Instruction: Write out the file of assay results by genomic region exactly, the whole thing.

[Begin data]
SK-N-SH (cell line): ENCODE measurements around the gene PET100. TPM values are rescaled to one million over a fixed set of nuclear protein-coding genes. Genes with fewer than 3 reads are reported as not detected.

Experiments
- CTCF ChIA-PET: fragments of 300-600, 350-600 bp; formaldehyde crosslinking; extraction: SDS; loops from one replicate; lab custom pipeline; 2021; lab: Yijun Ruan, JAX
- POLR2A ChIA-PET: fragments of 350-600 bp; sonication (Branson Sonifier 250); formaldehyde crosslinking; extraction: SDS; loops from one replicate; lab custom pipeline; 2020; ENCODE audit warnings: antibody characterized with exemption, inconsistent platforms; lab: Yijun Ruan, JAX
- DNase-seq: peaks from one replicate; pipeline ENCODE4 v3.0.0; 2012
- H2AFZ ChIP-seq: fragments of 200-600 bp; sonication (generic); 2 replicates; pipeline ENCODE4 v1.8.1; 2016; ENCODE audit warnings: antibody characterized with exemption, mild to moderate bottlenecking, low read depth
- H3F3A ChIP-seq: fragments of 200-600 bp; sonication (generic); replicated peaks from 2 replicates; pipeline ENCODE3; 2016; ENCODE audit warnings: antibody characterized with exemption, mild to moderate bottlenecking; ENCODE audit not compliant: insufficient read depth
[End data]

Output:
SK-N-SH (cell line): ENCODE measurements around the gene PET100. TPM values are rescaled to one million over a fixed set of nuclear protein-coding genes. Genes with fewer than 3 reads are reported as not detected.

Experiments
- CTCF ChIA-PET: fragments of 300-600, 350-600 bp; formaldehyde crosslinking; extraction: SDS; loops from one replicate; lab custom pipeline; 2021; lab: Yijun Ruan, JAX
- POLR2A ChIA-PET: fragments of 350-600 bp; sonication (Branson Sonifier 250); formaldehyde crosslinking; extraction: SDS; loops from one replicate; lab custom pipeline; 2020; ENCODE audit warnings: antibody characterized with exemption, inconsistent platforms; lab: Yijun Ruan, JAX
- DNase-seq: peaks from one replicate; pipeline ENCODE4 v3.0.0; 2012
- H2AFZ ChIP-seq: fragments of 200-600 bp; sonication (generic); 2 replicates; pipeline ENCODE4 v1.8.1; 2016; ENCODE audit warnings: antibody characterized with exemption, mild to moderate bottlenecking, low read depth
- H3F3A ChIP-seq: fragments of 200-600 bp; sonication (generic); replicated peaks from 2 replicates; pipeline ENCODE3; 2016; ENCODE audit warnings: antibody characterized with exemption, mild to moderate bottlenecking; ENCODE audit not compliant: insufficient read depth